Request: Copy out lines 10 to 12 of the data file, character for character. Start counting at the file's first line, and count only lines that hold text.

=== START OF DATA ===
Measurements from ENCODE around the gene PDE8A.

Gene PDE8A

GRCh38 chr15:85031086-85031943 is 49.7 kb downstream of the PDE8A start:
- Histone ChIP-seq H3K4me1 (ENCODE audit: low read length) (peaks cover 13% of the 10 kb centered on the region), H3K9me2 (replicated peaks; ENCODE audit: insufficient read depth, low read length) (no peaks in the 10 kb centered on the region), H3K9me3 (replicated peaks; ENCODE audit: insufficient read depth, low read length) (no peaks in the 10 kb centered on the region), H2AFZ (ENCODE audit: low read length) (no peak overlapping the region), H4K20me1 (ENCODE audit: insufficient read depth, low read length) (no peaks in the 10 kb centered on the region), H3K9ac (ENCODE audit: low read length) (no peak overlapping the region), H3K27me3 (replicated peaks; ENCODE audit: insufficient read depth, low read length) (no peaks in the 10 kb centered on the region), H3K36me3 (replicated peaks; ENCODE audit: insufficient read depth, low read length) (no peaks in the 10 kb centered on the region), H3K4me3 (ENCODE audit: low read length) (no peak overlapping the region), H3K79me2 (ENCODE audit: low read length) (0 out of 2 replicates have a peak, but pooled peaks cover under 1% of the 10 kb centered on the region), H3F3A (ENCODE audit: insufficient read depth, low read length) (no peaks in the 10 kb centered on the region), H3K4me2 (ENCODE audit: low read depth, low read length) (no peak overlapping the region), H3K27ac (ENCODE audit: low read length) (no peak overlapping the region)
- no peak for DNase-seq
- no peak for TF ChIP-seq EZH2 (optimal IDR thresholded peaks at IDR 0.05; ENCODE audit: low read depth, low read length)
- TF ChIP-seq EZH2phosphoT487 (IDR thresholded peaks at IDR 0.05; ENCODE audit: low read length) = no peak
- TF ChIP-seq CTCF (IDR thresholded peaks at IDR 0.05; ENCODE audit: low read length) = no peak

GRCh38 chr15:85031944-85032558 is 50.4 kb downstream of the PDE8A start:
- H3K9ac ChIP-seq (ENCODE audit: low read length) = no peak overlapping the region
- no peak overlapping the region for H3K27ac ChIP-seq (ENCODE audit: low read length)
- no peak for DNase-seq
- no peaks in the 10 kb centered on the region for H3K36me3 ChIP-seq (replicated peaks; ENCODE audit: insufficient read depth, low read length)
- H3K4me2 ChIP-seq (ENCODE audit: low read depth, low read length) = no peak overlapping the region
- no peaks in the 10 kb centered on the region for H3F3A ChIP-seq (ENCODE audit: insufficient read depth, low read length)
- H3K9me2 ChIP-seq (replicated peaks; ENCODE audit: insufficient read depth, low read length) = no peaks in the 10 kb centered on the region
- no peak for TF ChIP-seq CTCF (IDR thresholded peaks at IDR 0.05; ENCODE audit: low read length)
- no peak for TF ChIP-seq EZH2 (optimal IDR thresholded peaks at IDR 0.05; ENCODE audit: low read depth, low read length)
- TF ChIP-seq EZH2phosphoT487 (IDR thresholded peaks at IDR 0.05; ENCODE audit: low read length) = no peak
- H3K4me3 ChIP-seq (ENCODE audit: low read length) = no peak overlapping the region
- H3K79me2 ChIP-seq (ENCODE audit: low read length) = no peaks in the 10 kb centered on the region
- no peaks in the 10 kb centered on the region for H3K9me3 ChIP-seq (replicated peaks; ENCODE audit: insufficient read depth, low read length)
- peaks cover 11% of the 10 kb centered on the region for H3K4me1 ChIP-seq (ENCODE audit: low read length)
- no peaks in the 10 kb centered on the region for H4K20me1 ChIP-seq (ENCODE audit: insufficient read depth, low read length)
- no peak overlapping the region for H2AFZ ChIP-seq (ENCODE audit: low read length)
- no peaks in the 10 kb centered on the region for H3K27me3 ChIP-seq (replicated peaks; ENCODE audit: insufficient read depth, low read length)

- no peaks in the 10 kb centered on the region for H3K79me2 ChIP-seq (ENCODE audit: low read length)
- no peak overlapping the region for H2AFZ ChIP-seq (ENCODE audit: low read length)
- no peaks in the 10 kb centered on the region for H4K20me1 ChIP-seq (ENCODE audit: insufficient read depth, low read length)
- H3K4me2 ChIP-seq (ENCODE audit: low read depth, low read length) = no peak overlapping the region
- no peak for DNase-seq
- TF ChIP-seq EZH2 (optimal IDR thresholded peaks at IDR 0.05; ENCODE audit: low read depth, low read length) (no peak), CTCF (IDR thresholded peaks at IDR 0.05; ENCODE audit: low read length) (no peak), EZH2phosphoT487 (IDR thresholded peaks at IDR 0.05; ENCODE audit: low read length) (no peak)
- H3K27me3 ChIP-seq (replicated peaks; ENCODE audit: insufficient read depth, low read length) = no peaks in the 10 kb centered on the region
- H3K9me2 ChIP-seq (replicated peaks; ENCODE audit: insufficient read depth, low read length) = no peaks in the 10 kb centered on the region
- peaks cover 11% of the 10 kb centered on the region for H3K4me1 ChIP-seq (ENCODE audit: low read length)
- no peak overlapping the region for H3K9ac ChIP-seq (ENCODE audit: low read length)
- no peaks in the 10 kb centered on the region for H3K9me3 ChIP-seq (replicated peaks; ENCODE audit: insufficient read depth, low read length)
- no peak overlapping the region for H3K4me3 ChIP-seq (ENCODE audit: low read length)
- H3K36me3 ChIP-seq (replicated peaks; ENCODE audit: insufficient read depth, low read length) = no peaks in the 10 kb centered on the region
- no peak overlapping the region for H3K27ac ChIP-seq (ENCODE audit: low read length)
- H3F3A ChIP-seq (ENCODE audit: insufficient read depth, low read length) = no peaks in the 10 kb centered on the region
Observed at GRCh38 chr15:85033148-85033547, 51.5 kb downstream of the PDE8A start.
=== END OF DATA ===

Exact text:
- H3K9ac ChIP-seq (ENCODE audit: low read length) = no peak overlapping the region
- no peak overlapping the region for H3K27ac ChIP-seq (ENCODE audit: low read length)
- no peak for DNase-seq